Our last Extended Software Development Workshop (ESDW) took place on the 18th-22nd January[1], and given its length (5 days) and it’s nature (theory and hands-on training sessions) it was a real success! “The workshop went very well, participants seem to have enjoyed and they lasted until the end !”, said organiser Jony Castagna, computational scientist and E-CAM programmer at UKRI STFC Daresbury Laboratory. The event, organised at the CECAM-UK-DARESBURY Node[2], focused on HPC for mesoscale simulation, and aimed at introducing participants to Dissipative Particle Dynamics (DPD) and the mesoscale simulation package DL_MESO [3] (DL_MESO_DPD). DL_MESO is developed at UKRI STFC Daresbury by Michael Seaton, computational chemist at Daresbury and also an organiser of this event.

Another component of this workshop was parallel programming of hybrid CPU-GPU systems. In particular, DL_MESO has recently been ported to multi-GPU architectures[4] and runs efficiently up to 4096 GPUs, an effort supported by E-CAM (thank you Jony!). Part of this workshop was dedicated to theory lectures and hands-on sessions on GPU architectures and OpenACC (NVidia DLI course) given by Jony, which is an NVidia DLI Certified Instructor. He said “The intention is not only to port mesoscale solvers on GPUs, but also to expose the community to this new programming paradigm, which they can benefit from in their own fields of research”.

All sessions in this ESDW were followed by discussions and hands-on exercises. Organisers were supported by another STFC colleague and former E-CAM post-doc Silvia Chiacchiera. One of the participants wrote “Thank you so much for your effort. This workshop will cause a significant shift in my thinking and approach”.

21 people registered for to the event; but by the third day there were only 9… from which 5 lasted until the last session! A picture taken from the last session talks by itself 🙂

Do you want to join our next training event ? Check out our programme :

Scalability of parallel applications depends on a number of characteristics, among which is eﬃcient communication, equal distribution of work or eﬃcient data lay-out. Especially for methods based on domain decomposition, as it is standard for, e.g., molecular dynamics, dissipative particle dynamics or particle-in-cell methods, unequal load is to be expected for cases where particles are not distributed homogeneously, diﬀerent costs of interaction calculations are present or heterogeneous architectures are invoked, to name a few. For these scenarios the code has to decide how to redistribute the work among processes according to a work sharing protocol or to dynamically adjust computational domains, to balance the workload. The A Load Balancing Library (ALL) developed within E-CAM at the Julich Supercomputing Center aims to provide an easy and portable way to include dynamic domain-based load balancing into particle based simulation codes. It provides several schemes to find the ideal split of the workload, from the simplest orthogonal non staggered domain decomposition, to the more fancy Voronoi mesh scheme. Within this text we provide an overview of ALL, its capabilities and current use cases, as well as where to find additional information on the library.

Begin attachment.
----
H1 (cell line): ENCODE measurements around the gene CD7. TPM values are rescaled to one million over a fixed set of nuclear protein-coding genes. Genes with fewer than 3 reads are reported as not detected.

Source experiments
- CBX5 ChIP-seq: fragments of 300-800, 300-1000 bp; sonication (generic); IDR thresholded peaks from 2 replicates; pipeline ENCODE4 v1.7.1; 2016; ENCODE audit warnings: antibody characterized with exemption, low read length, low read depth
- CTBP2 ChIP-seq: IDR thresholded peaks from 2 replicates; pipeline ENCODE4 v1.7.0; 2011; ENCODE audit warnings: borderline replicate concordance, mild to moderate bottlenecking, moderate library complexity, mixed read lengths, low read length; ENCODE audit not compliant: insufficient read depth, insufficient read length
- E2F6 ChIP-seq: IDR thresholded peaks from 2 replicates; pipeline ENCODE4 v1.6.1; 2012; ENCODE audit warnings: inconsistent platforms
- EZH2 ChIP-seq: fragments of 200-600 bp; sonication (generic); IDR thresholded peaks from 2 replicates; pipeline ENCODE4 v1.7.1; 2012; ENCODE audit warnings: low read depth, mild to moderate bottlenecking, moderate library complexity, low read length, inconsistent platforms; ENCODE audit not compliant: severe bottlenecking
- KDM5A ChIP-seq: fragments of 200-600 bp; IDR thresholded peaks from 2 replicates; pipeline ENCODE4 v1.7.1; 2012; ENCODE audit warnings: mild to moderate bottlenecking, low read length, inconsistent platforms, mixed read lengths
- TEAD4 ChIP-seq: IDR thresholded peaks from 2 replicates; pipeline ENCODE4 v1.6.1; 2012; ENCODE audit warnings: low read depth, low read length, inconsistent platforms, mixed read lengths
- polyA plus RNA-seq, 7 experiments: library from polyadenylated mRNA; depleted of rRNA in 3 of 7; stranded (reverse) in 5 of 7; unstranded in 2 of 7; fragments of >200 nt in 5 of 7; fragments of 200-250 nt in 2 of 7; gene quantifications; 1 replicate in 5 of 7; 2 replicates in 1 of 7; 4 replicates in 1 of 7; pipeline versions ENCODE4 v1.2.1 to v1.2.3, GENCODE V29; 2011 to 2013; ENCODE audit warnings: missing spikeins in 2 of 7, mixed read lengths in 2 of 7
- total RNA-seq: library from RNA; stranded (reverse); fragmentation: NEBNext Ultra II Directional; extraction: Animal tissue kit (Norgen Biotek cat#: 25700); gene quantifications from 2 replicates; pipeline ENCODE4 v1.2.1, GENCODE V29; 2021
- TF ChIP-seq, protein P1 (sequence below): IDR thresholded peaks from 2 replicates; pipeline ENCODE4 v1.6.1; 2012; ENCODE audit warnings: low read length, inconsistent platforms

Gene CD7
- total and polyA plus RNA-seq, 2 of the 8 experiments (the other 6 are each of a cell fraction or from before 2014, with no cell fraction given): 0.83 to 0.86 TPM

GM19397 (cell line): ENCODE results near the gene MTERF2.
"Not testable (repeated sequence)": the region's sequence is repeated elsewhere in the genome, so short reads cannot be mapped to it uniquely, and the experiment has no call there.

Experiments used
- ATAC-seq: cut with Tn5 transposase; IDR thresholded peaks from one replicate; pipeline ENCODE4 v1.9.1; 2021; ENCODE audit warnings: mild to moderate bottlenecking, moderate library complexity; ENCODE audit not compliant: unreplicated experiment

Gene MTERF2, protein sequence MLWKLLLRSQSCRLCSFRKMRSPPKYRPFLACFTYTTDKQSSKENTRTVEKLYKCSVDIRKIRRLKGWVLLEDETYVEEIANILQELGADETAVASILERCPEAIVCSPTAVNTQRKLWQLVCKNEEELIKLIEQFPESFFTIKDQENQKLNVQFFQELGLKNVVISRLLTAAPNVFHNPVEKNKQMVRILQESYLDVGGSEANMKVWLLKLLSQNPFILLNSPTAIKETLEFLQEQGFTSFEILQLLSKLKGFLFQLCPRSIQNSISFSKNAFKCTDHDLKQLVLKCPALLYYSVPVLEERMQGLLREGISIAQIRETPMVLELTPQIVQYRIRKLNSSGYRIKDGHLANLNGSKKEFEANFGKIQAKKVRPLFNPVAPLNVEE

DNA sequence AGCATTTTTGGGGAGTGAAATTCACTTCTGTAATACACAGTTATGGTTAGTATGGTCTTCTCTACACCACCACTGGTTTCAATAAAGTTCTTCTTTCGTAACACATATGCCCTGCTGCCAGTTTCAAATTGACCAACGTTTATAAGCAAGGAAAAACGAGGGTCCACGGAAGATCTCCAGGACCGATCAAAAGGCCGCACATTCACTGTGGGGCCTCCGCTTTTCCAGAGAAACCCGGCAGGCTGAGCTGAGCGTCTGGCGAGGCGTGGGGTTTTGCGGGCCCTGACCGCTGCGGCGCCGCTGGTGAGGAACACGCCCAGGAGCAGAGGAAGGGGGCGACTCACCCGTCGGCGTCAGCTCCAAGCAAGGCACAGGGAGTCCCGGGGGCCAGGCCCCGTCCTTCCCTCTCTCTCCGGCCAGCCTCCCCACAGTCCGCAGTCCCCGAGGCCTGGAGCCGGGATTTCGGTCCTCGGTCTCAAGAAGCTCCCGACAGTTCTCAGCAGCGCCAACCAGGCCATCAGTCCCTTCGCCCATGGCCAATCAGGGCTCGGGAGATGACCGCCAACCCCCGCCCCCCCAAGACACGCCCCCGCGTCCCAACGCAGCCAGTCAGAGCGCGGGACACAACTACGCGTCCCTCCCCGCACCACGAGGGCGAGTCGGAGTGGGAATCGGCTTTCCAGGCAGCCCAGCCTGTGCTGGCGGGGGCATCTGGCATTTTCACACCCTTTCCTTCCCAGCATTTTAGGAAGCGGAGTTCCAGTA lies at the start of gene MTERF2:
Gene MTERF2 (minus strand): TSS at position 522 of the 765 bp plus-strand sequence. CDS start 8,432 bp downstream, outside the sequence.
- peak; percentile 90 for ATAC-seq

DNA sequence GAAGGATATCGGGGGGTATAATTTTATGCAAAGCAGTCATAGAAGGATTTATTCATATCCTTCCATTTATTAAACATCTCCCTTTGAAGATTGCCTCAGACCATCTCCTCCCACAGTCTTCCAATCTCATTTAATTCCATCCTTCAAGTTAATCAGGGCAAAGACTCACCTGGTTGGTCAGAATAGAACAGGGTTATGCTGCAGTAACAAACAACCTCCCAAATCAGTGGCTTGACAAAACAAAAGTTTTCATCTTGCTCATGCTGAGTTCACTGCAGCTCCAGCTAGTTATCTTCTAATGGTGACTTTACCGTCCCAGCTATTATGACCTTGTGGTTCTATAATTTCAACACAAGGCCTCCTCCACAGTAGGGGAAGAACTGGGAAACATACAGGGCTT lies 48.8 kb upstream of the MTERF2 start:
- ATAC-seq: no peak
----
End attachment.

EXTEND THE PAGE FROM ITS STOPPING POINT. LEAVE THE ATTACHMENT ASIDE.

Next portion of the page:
Most modern parallelized (classical) particle simulation programs are based on a spatial decomposition method as an underlying parallel algorithm: different processors administrate different spatial regions of the simulation domain and keep track of those particles that are located in their respective region. Processors exchange information

in order to compute interactions between particles located on different processors

to exchange particles that have moved to a region administered by a different processor.

This implies that the workload of a given processor is very much determined by its number of particles, or, more precisely, by the number of interactions that are to be evaluated within its spatial region.

Certain systems of high physical and practical interest (e.g. condensing fluids) dynamically develop into a state where the distribution of particles becomes spatially inhomogeneous. Unless special care is being taken, this results in a substantially inhomogeneous distribution of the processors’ workload. Since the work usually has to be synchronized between the processors, the runtime is determined by the slowest processor (i.e. the one with the highest workload). In the extreme case, this means that a large fraction of the processors are idle during these waiting times. This problem becomes particularly severe if one aims at strong scaling, where the number of processors is increased at constant problem size: Every processor administrates smaller and smaller regions and therefore inhomogeneities will become more and more pronounced. This will eventually saturate the scalability of a given problem, already at a processor number that is still so small that communication overhead remains negligible.

The solution to this problem is the inclusion of dynamic load balancing techniques. These methods redistribute the workload among the processors, by lowering the load of the most busy cores and enhancing the load of the most idle ones. Fortunately, several successful techniques are known already to put this strategy into practice. Nevertheless, dynamic load balancing that is both efficient and widely applicable implies highly non-trivial coding work. Therefore it has not yet been implemented in a number of important codes.